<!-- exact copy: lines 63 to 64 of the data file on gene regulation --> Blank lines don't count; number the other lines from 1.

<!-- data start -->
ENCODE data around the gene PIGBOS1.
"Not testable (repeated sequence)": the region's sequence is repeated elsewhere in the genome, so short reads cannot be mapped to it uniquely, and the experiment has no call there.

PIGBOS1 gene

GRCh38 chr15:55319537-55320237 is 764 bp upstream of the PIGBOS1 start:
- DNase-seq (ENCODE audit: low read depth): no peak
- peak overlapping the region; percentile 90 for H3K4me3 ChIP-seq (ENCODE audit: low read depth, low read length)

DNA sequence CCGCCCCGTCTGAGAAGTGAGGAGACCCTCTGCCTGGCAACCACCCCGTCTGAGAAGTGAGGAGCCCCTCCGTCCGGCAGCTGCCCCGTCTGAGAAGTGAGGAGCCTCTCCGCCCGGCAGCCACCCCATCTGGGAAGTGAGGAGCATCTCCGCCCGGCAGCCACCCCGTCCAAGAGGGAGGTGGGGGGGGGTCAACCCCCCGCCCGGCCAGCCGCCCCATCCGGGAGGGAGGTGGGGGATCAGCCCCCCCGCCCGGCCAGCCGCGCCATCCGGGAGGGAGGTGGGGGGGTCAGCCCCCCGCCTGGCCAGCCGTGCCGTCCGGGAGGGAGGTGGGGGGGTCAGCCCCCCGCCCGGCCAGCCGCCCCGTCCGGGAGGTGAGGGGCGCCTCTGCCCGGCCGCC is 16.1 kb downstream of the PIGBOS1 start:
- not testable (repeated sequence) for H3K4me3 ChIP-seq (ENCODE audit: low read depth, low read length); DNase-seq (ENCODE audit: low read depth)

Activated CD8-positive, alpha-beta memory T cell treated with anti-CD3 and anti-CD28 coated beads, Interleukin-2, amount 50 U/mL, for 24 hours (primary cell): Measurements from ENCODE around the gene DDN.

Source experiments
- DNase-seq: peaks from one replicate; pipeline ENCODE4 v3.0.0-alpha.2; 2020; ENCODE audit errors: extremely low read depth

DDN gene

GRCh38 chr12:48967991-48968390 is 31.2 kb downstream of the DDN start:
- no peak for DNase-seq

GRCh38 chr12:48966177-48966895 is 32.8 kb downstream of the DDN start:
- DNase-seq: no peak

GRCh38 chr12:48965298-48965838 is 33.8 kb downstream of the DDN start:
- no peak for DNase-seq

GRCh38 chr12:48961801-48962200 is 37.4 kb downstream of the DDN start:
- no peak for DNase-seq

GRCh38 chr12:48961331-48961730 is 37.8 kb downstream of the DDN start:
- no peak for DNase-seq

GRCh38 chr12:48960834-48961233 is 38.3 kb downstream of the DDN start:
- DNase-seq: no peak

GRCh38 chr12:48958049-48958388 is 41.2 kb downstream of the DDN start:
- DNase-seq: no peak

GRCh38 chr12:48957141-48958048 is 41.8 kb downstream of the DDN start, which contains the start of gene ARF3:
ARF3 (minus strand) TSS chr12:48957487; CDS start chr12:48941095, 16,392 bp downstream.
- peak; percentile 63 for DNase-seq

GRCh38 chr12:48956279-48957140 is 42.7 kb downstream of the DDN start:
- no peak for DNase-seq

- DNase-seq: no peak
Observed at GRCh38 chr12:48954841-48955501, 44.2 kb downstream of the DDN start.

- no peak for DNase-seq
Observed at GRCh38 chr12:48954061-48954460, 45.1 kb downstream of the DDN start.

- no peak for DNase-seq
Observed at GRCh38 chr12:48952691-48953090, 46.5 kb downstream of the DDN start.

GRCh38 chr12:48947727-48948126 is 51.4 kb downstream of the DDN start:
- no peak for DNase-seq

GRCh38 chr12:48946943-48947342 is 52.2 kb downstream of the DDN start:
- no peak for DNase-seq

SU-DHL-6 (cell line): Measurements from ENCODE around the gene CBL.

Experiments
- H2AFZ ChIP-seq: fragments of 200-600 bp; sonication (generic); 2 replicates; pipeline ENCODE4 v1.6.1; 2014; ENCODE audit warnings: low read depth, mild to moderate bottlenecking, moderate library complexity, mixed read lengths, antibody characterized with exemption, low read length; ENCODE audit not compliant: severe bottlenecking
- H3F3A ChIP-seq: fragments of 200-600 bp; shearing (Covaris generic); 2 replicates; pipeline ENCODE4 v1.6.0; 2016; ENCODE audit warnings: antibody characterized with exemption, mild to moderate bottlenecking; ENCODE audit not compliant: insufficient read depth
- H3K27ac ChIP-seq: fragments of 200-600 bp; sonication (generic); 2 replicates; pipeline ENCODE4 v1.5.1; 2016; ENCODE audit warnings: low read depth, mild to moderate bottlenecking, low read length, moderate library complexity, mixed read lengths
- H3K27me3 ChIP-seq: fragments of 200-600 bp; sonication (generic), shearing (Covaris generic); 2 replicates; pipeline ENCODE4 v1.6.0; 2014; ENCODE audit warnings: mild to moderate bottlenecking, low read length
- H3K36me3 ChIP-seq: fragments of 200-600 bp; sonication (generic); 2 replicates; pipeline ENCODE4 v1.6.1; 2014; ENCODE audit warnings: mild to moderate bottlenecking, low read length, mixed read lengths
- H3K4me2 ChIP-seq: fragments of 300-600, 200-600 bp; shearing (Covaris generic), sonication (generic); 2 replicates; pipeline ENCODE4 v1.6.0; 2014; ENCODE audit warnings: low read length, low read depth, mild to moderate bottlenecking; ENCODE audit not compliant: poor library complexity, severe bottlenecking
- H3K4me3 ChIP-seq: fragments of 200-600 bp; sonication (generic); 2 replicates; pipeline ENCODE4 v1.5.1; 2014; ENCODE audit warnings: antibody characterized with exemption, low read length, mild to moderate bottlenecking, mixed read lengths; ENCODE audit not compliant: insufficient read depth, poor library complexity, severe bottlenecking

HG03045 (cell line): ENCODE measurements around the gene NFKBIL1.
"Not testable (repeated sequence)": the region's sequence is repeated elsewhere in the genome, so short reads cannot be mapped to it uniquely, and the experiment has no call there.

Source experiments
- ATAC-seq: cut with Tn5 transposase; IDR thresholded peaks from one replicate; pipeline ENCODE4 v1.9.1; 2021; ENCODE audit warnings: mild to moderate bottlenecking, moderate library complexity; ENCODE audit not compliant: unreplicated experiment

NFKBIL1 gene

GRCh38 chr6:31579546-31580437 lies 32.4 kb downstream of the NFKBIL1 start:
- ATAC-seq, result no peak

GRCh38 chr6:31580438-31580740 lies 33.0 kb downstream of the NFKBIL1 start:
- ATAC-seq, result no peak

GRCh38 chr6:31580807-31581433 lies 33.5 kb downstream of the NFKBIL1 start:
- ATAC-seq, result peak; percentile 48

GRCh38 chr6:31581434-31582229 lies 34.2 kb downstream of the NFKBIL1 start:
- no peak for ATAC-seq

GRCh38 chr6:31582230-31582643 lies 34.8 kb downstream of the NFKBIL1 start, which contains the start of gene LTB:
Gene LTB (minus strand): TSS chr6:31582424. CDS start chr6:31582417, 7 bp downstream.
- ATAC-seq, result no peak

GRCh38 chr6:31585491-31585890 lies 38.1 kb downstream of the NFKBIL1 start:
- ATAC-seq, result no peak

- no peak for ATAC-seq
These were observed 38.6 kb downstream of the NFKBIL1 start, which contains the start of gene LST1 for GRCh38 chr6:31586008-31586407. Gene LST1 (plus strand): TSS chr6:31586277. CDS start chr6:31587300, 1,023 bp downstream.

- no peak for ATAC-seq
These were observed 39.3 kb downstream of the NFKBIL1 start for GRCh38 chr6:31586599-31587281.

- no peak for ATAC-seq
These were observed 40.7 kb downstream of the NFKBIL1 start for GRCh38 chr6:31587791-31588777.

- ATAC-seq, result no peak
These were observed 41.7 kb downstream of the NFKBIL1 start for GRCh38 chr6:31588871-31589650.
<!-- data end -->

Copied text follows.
- no peak for ATAC-seq

GRCh38 chr6:31582230-31582643 lies 34.8 kb downstream of the NFKBIL1 start, which contains the start of gene LTB: